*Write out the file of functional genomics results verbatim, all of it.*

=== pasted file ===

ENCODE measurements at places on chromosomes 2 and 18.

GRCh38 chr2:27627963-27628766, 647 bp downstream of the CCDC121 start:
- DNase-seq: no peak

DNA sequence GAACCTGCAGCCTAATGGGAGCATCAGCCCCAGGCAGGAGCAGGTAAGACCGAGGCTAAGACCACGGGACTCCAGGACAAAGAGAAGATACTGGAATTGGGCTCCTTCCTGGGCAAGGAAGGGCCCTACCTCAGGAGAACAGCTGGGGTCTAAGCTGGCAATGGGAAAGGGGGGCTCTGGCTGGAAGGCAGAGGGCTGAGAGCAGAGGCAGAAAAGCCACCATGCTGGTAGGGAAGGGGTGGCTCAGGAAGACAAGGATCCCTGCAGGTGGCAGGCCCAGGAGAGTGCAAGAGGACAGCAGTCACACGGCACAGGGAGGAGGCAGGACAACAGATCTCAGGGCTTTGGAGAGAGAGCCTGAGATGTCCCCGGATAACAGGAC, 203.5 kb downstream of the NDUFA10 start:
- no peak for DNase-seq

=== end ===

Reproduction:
ENCODE measurements at places on chromosomes 2 and 18.

GRCh38 chr2:27627963-27628766, 647 bp downstream of the CCDC121 start:
- DNase-seq: no peak

DNA sequence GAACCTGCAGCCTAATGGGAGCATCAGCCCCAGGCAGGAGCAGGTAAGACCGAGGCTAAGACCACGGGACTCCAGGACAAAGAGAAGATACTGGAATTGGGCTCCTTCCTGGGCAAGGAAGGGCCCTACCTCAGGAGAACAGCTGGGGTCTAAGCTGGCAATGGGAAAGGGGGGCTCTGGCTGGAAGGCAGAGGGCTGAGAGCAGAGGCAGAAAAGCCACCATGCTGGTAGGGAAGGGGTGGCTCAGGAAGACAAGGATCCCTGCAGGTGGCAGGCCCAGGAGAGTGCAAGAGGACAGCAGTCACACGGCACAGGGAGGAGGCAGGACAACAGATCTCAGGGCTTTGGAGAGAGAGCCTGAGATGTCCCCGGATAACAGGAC, 203.5 kb downstream of the NDUFA10 start:
- no peak for DNase-seq